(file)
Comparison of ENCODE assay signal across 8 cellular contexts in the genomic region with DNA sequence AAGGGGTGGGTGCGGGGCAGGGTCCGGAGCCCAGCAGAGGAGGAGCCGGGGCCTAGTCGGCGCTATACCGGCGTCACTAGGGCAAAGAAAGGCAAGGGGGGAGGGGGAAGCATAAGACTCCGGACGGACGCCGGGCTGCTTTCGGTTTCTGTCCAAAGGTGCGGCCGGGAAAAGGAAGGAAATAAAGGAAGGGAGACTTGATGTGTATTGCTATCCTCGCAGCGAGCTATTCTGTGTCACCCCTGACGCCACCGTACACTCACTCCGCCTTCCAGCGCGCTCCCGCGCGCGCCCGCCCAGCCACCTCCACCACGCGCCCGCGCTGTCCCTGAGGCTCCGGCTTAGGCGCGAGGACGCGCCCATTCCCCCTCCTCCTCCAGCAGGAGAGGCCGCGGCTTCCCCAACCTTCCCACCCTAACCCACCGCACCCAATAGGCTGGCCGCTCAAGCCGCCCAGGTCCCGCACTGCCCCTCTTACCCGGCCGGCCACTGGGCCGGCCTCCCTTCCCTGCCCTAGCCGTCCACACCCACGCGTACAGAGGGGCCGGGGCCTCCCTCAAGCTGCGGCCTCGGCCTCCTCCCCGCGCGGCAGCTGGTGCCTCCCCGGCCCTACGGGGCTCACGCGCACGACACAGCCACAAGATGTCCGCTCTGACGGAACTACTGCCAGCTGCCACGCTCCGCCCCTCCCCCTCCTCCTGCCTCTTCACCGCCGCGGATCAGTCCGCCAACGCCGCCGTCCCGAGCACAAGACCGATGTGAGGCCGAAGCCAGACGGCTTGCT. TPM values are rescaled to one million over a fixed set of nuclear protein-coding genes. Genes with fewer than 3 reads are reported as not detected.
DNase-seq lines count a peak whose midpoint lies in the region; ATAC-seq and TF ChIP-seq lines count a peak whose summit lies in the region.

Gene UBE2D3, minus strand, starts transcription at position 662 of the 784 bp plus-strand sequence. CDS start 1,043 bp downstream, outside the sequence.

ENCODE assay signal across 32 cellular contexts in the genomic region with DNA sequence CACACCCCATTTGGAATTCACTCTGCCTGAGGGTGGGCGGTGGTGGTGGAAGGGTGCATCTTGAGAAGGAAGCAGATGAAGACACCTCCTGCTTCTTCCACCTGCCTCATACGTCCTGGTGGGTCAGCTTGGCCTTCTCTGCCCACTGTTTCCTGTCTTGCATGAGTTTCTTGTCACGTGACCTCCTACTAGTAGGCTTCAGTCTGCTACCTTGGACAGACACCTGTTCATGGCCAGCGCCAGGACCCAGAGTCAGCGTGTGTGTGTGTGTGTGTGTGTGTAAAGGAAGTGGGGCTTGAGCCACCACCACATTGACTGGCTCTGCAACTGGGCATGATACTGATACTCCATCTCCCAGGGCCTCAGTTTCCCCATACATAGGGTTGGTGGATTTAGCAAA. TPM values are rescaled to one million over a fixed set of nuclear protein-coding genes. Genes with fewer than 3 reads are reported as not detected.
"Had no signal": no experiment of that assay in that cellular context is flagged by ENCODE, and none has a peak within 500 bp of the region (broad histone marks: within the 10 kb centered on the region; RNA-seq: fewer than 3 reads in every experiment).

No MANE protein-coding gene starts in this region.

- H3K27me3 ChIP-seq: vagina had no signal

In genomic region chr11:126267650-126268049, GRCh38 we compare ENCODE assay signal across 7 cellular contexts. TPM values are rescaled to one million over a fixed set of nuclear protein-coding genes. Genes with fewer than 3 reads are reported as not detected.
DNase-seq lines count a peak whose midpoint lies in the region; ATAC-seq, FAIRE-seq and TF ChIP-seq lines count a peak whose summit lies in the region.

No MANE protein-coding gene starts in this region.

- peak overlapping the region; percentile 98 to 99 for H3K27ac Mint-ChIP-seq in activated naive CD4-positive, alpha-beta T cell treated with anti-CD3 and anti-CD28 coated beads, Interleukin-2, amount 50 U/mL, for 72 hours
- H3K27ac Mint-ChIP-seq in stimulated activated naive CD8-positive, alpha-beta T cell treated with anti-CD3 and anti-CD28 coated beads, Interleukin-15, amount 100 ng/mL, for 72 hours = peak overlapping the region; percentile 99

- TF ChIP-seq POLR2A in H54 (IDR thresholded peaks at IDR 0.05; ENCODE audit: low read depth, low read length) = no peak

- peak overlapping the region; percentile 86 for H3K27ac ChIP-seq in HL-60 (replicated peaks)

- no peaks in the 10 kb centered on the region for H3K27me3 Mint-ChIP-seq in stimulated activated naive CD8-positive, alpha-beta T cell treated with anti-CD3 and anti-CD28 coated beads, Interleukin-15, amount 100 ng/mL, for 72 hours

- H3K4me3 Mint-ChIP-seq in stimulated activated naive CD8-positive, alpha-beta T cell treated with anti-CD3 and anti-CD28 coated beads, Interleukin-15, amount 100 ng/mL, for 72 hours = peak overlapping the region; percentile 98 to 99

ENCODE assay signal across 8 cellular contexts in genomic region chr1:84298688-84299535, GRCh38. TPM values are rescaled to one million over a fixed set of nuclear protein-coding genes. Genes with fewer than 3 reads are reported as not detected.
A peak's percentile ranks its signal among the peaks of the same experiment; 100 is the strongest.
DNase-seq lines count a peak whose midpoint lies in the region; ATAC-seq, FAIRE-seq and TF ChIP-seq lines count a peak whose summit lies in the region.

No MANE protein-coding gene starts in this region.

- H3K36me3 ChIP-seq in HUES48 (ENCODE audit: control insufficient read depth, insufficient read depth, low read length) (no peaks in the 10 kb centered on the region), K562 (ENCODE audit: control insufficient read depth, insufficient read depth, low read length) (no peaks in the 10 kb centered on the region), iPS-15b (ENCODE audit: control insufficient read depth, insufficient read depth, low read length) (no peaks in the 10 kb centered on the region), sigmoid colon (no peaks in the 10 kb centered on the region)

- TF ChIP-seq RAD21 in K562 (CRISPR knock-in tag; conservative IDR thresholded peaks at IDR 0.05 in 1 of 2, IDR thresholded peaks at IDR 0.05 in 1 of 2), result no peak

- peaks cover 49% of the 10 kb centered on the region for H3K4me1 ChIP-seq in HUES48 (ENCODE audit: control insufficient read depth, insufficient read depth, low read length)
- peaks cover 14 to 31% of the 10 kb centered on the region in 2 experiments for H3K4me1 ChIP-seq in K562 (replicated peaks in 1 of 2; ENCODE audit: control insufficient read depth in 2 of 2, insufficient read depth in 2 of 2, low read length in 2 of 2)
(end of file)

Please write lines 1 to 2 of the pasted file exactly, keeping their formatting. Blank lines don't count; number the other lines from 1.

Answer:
Comparison of ENCODE assay signal across 8 cellular contexts in the genomic region with DNA sequence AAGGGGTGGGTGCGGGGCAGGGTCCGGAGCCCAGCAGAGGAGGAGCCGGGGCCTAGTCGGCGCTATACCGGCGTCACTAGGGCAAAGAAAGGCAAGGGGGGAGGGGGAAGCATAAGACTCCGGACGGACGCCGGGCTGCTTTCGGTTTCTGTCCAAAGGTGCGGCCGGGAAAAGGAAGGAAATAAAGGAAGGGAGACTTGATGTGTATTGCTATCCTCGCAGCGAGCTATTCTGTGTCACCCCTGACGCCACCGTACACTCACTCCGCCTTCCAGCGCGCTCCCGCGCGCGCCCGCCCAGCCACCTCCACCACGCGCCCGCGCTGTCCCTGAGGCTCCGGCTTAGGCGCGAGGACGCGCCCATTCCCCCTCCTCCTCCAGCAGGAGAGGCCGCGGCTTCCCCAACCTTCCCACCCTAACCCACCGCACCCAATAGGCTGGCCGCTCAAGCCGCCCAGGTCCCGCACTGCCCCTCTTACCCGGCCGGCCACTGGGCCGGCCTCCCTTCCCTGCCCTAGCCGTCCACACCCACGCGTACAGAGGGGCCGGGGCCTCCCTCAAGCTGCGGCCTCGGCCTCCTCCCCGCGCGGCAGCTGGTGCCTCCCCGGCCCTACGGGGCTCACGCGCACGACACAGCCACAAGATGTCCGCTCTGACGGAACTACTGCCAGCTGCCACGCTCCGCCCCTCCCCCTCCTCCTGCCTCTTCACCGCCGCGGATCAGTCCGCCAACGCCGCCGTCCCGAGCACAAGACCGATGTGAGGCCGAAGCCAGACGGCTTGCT. TPM values are rescaled to one million over a fixed set of nuclear protein-coding genes. Genes with fewer than 3 reads are reported as not detected.
DNase-seq lines count a peak whose midpoint lies in the region; ATAC-seq and TF ChIP-seq lines count a peak whose summit lies in the region.